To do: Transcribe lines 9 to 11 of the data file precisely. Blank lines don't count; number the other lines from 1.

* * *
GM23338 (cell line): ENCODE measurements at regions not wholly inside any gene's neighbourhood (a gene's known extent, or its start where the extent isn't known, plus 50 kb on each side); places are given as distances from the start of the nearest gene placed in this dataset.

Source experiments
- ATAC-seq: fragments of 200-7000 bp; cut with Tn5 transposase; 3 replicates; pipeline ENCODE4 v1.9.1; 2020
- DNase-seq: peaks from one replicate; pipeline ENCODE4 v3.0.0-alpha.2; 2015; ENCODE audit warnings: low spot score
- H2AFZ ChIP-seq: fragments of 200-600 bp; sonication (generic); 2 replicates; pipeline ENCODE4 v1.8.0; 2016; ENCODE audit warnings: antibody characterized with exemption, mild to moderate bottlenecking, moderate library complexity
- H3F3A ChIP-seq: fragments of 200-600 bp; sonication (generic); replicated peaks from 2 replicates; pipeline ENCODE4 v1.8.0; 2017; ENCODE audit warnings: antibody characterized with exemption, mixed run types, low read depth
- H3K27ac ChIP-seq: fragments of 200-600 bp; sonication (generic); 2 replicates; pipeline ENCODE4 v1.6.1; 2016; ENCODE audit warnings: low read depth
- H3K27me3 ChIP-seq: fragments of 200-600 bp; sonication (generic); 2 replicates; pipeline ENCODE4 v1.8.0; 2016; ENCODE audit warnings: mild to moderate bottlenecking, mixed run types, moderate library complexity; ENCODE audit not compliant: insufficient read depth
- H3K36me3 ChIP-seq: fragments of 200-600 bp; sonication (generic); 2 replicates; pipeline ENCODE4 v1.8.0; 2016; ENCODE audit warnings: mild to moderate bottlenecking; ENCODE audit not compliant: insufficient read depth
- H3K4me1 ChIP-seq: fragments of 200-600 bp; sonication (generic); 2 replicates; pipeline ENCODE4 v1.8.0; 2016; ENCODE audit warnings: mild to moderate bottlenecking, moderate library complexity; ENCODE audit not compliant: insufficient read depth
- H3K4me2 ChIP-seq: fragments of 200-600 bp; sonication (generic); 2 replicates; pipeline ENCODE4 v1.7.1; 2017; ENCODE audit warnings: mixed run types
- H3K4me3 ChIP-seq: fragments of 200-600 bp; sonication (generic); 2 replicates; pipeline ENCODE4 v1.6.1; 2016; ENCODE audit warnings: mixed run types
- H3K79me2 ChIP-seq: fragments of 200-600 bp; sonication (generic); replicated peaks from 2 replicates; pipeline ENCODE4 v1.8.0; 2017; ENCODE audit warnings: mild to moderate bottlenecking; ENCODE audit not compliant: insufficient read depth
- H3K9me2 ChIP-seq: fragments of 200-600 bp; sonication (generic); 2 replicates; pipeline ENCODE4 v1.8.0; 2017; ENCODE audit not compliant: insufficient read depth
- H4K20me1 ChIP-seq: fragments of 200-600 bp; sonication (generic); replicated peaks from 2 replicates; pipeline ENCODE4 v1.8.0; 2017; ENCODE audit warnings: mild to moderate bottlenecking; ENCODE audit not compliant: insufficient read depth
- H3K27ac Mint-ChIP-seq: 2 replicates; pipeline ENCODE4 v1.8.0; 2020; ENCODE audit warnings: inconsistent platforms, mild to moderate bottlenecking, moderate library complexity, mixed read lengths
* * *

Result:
- H3K36me3 ChIP-seq: fragments of 200-600 bp; sonication (generic); 2 replicates; pipeline ENCODE4 v1.8.0; 2016; ENCODE audit warnings: mild to moderate bottlenecking; ENCODE audit not compliant: insufficient read depth
- H3K4me1 ChIP-seq: fragments of 200-600 bp; sonication (generic); 2 replicates; pipeline ENCODE4 v1.8.0; 2016; ENCODE audit warnings: mild to moderate bottlenecking, moderate library complexity; ENCODE audit not compliant: insufficient read depth
- H3K4me2 ChIP-seq: fragments of 200-600 bp; sonication (generic); 2 replicates; pipeline ENCODE4 v1.7.1; 2017; ENCODE audit warnings: mixed run types